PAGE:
food and nutrition

Foodless Food

Question: Black mold in foodless fridge? For about three and a half months, the refrigerator in my apartment at school sat dormant - plugged in, but turned off. The only things I left inside were an unopened bottle of wine and an empty Brita pitcher. When I moved back in, I was horrified to discover a massive amount of black mold - probably at least 20% of the surface area of the interior. When the landlord suggested I leave the fridge off to save electricity, he failed to mention that keeping the door open was required to prevent this from happening. So, the question: assuming that this mold grew from nothing but the moisture that was inside the fridge, and not a bunch of months-old food, just how toxic or non-toxic is it likely to be? I plan on mixing up a 10-1 water-bleach solution and going to town on it, but should I also being looking for a respirator? And there aren't any windows anywhere near the kitchen, so ventilation is almost non-existent. Any tips on how to handle this safely?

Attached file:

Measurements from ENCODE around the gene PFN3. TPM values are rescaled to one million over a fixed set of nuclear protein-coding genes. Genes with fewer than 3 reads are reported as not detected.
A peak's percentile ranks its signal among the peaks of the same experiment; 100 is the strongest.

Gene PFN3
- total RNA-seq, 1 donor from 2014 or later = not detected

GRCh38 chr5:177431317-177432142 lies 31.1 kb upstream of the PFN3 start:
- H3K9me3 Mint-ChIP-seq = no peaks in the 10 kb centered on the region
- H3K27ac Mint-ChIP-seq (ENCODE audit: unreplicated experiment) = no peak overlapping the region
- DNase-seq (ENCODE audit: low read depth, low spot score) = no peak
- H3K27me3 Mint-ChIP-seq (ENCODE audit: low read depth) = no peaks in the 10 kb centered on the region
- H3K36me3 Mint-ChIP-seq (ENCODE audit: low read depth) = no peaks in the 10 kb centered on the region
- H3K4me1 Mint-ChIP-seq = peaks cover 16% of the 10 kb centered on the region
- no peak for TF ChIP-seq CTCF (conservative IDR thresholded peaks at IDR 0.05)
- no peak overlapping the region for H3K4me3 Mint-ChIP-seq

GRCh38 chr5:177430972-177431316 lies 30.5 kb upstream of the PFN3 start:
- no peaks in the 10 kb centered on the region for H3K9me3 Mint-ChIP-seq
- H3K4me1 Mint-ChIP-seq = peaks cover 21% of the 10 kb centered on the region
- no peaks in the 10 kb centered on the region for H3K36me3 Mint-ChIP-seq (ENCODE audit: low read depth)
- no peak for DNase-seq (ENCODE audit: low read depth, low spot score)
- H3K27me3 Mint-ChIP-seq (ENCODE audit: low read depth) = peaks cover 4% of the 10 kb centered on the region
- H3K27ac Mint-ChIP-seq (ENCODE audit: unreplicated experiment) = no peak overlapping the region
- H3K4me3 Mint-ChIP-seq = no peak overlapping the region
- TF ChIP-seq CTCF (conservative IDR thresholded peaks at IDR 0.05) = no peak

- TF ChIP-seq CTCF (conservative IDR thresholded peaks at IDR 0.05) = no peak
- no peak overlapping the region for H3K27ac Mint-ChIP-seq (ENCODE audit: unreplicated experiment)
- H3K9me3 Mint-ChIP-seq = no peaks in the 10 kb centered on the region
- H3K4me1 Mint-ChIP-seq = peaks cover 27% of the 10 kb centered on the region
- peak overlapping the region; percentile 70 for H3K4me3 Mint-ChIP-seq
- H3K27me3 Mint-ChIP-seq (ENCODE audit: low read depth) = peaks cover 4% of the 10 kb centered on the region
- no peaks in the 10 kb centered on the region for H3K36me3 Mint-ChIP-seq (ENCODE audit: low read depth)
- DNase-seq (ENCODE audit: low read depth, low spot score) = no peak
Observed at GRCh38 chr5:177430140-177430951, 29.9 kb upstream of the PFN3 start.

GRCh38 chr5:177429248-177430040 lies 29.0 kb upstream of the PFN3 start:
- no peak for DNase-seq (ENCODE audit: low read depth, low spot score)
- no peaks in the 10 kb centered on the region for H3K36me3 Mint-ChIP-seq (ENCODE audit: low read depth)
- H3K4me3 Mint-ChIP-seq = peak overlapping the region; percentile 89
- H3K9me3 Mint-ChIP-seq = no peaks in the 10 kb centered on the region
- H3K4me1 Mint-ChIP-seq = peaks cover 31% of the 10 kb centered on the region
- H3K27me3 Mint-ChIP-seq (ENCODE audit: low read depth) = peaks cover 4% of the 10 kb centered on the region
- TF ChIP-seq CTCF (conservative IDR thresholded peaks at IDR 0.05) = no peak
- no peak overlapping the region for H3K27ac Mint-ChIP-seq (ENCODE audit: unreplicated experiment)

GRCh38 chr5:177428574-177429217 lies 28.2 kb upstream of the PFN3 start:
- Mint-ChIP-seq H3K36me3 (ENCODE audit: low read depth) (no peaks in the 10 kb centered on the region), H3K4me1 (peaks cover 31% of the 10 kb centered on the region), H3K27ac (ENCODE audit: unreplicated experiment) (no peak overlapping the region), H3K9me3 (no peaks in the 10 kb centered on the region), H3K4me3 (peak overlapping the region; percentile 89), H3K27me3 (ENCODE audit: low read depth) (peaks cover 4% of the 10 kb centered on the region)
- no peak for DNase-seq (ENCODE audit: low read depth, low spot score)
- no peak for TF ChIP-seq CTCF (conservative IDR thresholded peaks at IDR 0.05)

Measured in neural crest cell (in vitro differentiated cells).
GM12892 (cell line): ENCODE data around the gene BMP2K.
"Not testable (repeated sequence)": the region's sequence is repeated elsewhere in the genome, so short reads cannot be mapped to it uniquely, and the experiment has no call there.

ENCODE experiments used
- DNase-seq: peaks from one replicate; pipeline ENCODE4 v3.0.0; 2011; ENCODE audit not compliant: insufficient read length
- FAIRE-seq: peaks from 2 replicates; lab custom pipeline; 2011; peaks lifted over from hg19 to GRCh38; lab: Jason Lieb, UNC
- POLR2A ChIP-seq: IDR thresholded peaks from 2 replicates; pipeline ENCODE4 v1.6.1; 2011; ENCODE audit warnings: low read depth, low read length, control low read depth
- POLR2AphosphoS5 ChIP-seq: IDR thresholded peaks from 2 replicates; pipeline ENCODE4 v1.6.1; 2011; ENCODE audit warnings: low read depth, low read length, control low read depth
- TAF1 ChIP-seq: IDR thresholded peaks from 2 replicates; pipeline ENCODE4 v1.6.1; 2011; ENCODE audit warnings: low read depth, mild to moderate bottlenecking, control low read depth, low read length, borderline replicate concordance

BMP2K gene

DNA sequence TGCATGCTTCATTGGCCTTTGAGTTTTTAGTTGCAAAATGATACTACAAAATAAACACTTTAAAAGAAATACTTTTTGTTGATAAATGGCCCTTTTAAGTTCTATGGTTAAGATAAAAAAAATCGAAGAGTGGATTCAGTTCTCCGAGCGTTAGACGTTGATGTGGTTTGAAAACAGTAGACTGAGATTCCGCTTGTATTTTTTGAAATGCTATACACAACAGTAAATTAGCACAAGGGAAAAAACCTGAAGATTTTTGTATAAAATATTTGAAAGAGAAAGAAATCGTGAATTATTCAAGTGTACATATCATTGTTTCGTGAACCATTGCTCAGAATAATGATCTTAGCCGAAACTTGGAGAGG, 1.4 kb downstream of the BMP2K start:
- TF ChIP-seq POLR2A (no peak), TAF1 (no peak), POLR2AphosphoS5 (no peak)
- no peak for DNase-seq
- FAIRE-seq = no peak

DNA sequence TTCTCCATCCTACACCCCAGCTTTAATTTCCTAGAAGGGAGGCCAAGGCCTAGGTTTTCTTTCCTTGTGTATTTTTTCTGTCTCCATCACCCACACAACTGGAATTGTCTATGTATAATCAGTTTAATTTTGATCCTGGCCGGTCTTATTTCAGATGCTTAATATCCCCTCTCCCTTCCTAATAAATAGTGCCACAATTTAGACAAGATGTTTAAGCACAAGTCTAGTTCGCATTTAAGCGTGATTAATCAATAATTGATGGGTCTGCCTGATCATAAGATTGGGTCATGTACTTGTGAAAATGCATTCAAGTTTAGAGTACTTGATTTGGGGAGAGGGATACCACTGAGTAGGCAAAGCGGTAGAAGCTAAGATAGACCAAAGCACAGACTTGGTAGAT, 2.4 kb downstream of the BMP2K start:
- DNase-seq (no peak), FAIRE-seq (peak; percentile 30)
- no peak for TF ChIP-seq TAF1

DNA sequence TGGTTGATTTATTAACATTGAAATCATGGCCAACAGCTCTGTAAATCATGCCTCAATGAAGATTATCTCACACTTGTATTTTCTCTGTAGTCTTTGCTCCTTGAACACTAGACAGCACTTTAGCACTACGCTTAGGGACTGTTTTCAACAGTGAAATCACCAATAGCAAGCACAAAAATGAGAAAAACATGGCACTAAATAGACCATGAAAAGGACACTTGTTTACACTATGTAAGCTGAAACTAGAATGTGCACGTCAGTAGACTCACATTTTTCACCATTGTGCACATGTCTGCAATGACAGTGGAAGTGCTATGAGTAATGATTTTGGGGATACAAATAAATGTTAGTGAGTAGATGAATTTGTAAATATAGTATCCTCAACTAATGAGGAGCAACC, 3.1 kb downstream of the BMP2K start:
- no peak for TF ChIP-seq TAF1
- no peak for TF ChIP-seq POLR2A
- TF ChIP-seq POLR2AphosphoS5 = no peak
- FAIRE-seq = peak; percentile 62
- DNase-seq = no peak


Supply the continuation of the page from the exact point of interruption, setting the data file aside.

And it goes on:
Answer: I've had this happen before--the bleach solution should do the trick. If you have asthma or other respiratory problems, it wouldn't hurt to wear a surgical mask if you can get one. And you'll probably want gloves. Buy or borrow a cheap box fan, and put it in the door of your kitchen, facing away from you. If it's a really small apartment where the kitchen isn't exactly a separate room, prop your front door open and aim the fan into the hall. Let it run while you're cleaning the fridge and it will pull any unpleasantness out of your apartment. I used to have a part-time job cleaning our rental houses--I've done this a couple of times.

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